Today we look at the process involved in a building survey in Ireland and how to find the right person for the job.
When buying property there is one step you can’t afford to skip – having a professional building inspector give the property the once over. It’s all too easy to fall in love with one of Dublin’s Georgian townhouses, or with a quaint Irish cottage, and to believe that everything about it is utterly perfect. However, unless you’re professionally qualified to know for sure, this attitude could see you suffering financially later down the line.
In Ireland, you need to find a professional who is affiliated with The Society of Chartered Surveyors Ireland (SCSI).
A building inspector will consider the foundations, the roof, the electrics and plumbing, all the nooks and crannies, creaks and leaks! Whatever problems they find, big or small, you’ll either have complete peace of mind that the property is a sound purchase, dodge a costly bullet, be able to knock down your offer, or pop a clause in the sales contract outlining the work that needs to be completed by the current owners prior to the sale. All of these outcomes are preferable to missing something that could cost you thousands.
Today we’re running through how the process works in Ireland and how to find a building inspector you can trust.
How to find a building inspector
The owner of a property is under no legal obligation to disclose any defects with their property. Neither is the estate agent. You need to find an independent, qualified surveyor to come and inspect the property – someone who has no vested interest in the sale of the property. Avoid companies who offer structural surveys in addition to architectural or engineering businesses, as they could recommend costly further investigations that will benefit them financially. In Ireland, you need to find a professional who is affiliated with The Society of Chartered Surveyors Ireland (SCSI). Being affiliated with a professional body ensures they uphold certain standards, and that they have been approved by experts.
Make sure that the surveyor you go for is covered by private indemnity insurance or building surveyor insurance. This will cover you in the event that defects are discovered after the survey is complete. Even the most professional amongst us have off days. Things can get missed! Seek proof that you’re protected in the event that your surveyor misses something important.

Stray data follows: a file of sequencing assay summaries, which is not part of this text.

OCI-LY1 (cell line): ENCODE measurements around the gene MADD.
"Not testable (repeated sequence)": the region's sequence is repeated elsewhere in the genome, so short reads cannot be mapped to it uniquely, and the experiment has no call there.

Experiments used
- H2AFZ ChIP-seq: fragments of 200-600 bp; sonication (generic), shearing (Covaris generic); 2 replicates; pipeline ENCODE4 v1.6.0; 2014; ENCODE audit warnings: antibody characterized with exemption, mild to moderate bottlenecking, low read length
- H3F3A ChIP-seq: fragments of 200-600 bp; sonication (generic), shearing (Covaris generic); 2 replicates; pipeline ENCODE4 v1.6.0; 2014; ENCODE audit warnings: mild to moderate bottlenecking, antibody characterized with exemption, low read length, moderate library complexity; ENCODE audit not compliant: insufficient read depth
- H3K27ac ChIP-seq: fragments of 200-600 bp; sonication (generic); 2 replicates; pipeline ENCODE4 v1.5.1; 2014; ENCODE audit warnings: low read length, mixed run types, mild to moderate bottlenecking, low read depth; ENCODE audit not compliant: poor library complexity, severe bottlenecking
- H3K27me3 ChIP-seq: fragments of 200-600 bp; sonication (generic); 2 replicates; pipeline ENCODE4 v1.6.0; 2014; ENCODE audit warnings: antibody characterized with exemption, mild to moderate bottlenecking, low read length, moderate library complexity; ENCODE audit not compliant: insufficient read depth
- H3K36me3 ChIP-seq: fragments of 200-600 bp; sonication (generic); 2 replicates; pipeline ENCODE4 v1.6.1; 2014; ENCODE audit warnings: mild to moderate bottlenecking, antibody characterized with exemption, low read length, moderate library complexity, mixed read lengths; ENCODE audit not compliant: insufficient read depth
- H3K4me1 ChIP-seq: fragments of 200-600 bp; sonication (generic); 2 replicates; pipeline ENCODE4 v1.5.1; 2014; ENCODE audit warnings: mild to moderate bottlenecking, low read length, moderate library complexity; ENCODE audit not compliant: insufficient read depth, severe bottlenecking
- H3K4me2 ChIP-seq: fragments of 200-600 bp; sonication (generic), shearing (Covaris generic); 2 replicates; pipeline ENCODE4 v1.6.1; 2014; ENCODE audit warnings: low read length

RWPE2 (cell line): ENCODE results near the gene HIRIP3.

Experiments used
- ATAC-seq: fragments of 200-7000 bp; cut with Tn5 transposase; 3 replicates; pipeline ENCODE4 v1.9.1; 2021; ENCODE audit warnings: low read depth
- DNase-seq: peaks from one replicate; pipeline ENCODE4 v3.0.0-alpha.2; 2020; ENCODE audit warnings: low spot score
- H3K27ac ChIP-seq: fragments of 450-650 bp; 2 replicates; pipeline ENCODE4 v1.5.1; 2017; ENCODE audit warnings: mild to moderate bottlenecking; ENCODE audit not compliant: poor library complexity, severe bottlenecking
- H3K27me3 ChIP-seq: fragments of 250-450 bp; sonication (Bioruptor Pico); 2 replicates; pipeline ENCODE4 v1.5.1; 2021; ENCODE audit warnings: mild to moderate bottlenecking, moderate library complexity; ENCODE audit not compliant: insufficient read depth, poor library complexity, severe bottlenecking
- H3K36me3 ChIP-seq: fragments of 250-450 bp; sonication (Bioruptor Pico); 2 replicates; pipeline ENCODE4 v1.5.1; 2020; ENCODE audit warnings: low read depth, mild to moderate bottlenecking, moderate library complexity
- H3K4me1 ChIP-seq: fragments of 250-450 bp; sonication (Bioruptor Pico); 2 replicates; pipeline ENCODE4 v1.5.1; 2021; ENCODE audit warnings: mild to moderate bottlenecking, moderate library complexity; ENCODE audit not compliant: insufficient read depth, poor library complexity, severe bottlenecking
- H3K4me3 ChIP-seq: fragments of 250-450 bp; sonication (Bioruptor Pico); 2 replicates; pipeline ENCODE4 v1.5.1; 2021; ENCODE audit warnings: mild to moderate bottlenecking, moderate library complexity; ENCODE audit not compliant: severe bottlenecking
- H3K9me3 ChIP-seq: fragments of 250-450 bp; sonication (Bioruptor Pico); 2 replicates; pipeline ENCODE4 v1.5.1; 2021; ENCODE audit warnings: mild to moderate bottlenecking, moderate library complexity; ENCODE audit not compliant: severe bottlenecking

How do I know if they’re any good?
There are a few ways to check whether your building inspector is the person for the job. On top of making sure they’re independent, affiliated and insured, you can ask around amongst neighbours and friends to see if they have any recommendations. The internet and local business pages are another good place to start.
Seek out testimonials and ask to speak directly to homebuyers who have used their services. A reputable company should be more than happy to provide this information.
When making your choice, you could ask to see a sample report. This will give you an idea of how thorough they are. If you have a few front-runners, comparing their sample reports will help you to understand who is better and to understand why some surveys cost a little more. Be wary if a company says that they don’t provide sample reports. A company should also not quote you a price until they’ve asked a considerable number of questions about your property. Be aware of large quotes based on little fact! We also recommend requesting a copy of each company’s terms and conditions relating to the survey and then compare the terms and conditions of each company. If something seems off, it probably is. Don’t be afraid to ask questions.
The price is considerably less than what you’re likely to incur if you have to front repair costs later.
Is it expensive?
Of course, this is a cost homebuyers could do without! However, the price is considerably less than what you’re likely to incur if you have to face repair costs later. A few hundred euro is a small price to pay to save you many thousands down the road.
The cost of a survey will depend upon a few factors. These are the standard questions you’ll be asked by your building inspector before they can quote you a price for the survey:
1 – The age of the building
2 – The type of building – house, flat, etc.
3 – The square metre size of the property
4 – What extensions or modifications have been made to the structure
5 – The location of the property
We always recommend shopping around to secure a competitive price. Seek out at least three quotes prior to making your decision.
So your survey throws up an issue with the property, but not a deal breaker. What now? Download our new guide, How to Negotiate Abroad, to work out your strategy for getting the property price reduced.
The Ireland Buying Guide takes you through each stage of the property buying process, with practical recommendations from our experts who have been through the process themselves. The guide will help you to: